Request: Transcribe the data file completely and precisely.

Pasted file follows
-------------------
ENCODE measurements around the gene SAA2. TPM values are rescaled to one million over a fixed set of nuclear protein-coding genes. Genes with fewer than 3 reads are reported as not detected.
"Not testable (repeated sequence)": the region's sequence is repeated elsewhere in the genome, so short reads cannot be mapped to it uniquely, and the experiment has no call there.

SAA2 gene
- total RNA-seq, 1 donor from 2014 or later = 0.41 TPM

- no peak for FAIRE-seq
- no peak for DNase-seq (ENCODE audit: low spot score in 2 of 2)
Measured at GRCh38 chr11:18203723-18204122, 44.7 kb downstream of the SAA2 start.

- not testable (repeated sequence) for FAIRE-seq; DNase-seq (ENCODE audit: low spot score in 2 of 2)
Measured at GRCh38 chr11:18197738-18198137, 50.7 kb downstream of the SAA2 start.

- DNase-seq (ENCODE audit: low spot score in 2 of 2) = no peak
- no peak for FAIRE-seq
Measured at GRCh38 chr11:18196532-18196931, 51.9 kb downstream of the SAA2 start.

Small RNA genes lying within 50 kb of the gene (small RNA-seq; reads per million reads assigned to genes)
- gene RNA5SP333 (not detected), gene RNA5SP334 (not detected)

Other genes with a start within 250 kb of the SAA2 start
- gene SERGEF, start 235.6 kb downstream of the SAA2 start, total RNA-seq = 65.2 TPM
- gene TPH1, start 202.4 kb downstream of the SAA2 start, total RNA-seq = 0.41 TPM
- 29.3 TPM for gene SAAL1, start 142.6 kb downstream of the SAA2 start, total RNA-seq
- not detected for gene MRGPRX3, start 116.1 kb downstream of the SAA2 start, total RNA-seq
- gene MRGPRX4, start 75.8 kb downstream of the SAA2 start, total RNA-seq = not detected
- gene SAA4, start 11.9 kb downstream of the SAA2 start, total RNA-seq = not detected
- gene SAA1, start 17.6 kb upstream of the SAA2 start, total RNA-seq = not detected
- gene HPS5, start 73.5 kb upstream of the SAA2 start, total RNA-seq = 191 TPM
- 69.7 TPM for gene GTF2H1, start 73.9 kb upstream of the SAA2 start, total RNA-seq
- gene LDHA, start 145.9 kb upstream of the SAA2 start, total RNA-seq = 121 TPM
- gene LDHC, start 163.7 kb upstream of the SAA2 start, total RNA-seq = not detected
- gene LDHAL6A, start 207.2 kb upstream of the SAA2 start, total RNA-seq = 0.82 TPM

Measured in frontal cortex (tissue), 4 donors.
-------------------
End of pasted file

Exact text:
ENCODE measurements around the gene SAA2. TPM values are rescaled to one million over a fixed set of nuclear protein-coding genes. Genes with fewer than 3 reads are reported as not detected.
"Not testable (repeated sequence)": the region's sequence is repeated elsewhere in the genome, so short reads cannot be mapped to it uniquely, and the experiment has no call there.

SAA2 gene
- total RNA-seq, 1 donor from 2014 or later = 0.41 TPM

- no peak for FAIRE-seq
- no peak for DNase-seq (ENCODE audit: low spot score in 2 of 2)
Measured at GRCh38 chr11:18203723-18204122, 44.7 kb downstream of the SAA2 start.

- not testable (repeated sequence) for FAIRE-seq; DNase-seq (ENCODE audit: low spot score in 2 of 2)
Measured at GRCh38 chr11:18197738-18198137, 50.7 kb downstream of the SAA2 start.

- DNase-seq (ENCODE audit: low spot score in 2 of 2) = no peak
- no peak for FAIRE-seq
Measured at GRCh38 chr11:18196532-18196931, 51.9 kb downstream of the SAA2 start.

Small RNA genes lying within 50 kb of the gene (small RNA-seq; reads per million reads assigned to genes)
- gene RNA5SP333 (not detected), gene RNA5SP334 (not detected)

Other genes with a start within 250 kb of the SAA2 start
- gene SERGEF, start 235.6 kb downstream of the SAA2 start, total RNA-seq = 65.2 TPM
- gene TPH1, start 202.4 kb downstream of the SAA2 start, total RNA-seq = 0.41 TPM
- 29.3 TPM for gene SAAL1, start 142.6 kb downstream of the SAA2 start, total RNA-seq
- not detected for gene MRGPRX3, start 116.1 kb downstream of the SAA2 start, total RNA-seq
- gene MRGPRX4, start 75.8 kb downstream of the SAA2 start, total RNA-seq = not detected
- gene SAA4, start 11.9 kb downstream of the SAA2 start, total RNA-seq = not detected
- gene SAA1, start 17.6 kb upstream of the SAA2 start, total RNA-seq = not detected
- gene HPS5, start 73.5 kb upstream of the SAA2 start, total RNA-seq = 191 TPM
- 69.7 TPM for gene GTF2H1, start 73.9 kb upstream of the SAA2 start, total RNA-seq
- gene LDHA, start 145.9 kb upstream of the SAA2 start, total RNA-seq = 121 TPM
- gene LDHC, start 163.7 kb upstream of the SAA2 start, total RNA-seq = not detected
- gene LDHAL6A, start 207.2 kb upstream of the SAA2 start, total RNA-seq = 0.82 TPM

Measured in frontal cortex (tissue), 4 donors.